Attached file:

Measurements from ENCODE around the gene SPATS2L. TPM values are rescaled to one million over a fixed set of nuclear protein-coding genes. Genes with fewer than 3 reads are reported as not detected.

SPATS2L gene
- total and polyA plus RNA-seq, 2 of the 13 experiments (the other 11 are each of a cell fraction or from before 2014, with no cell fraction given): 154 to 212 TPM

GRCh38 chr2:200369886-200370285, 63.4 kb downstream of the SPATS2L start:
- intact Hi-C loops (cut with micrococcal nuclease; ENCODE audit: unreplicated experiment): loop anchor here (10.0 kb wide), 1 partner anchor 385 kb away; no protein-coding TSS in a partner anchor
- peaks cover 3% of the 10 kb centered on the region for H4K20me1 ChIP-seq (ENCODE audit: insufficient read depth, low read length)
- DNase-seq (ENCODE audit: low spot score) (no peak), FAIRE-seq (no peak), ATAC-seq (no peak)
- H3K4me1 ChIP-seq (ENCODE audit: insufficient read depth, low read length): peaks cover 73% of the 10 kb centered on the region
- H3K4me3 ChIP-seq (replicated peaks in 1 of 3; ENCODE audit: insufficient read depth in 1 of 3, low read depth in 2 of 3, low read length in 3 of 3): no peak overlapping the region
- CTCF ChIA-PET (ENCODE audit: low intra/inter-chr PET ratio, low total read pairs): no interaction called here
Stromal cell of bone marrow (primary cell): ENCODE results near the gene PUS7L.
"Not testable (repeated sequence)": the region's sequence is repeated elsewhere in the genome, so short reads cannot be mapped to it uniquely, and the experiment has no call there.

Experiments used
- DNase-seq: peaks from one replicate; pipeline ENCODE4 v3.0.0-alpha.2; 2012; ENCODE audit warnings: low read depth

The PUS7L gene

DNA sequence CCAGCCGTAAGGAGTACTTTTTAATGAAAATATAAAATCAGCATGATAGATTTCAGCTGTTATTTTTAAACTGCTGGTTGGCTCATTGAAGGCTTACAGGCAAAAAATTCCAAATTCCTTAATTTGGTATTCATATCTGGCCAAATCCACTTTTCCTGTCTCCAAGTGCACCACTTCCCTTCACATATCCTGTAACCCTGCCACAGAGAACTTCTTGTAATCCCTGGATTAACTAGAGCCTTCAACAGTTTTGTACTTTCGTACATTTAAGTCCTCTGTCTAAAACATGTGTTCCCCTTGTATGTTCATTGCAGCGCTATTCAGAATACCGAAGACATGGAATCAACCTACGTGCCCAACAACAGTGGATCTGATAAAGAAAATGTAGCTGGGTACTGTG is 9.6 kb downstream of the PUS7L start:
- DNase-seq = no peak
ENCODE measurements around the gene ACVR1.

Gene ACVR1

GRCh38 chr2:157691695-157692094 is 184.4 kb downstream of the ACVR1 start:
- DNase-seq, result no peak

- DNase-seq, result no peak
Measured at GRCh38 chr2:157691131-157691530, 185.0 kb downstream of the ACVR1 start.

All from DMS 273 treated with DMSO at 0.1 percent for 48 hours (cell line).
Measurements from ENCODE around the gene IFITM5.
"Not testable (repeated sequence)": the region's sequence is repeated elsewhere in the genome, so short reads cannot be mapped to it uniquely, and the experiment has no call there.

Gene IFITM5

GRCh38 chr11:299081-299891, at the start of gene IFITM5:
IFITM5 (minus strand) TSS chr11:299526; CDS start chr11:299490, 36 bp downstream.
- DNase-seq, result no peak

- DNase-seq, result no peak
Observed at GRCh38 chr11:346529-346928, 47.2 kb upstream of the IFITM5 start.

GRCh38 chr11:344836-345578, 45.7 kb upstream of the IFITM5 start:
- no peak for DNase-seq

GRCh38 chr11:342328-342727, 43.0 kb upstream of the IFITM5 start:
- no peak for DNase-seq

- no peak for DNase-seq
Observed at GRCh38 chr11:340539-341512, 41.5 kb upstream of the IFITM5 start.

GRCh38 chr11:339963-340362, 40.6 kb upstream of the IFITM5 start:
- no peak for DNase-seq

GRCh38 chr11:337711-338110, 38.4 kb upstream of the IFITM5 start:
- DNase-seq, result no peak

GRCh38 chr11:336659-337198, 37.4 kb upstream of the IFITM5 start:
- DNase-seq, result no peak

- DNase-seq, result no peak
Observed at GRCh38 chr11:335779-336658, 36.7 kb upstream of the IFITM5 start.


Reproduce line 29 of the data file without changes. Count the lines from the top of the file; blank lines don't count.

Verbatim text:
IFITM5 (minus strand) TSS chr11:299526; CDS start chr11:299490, 36 bp downstream.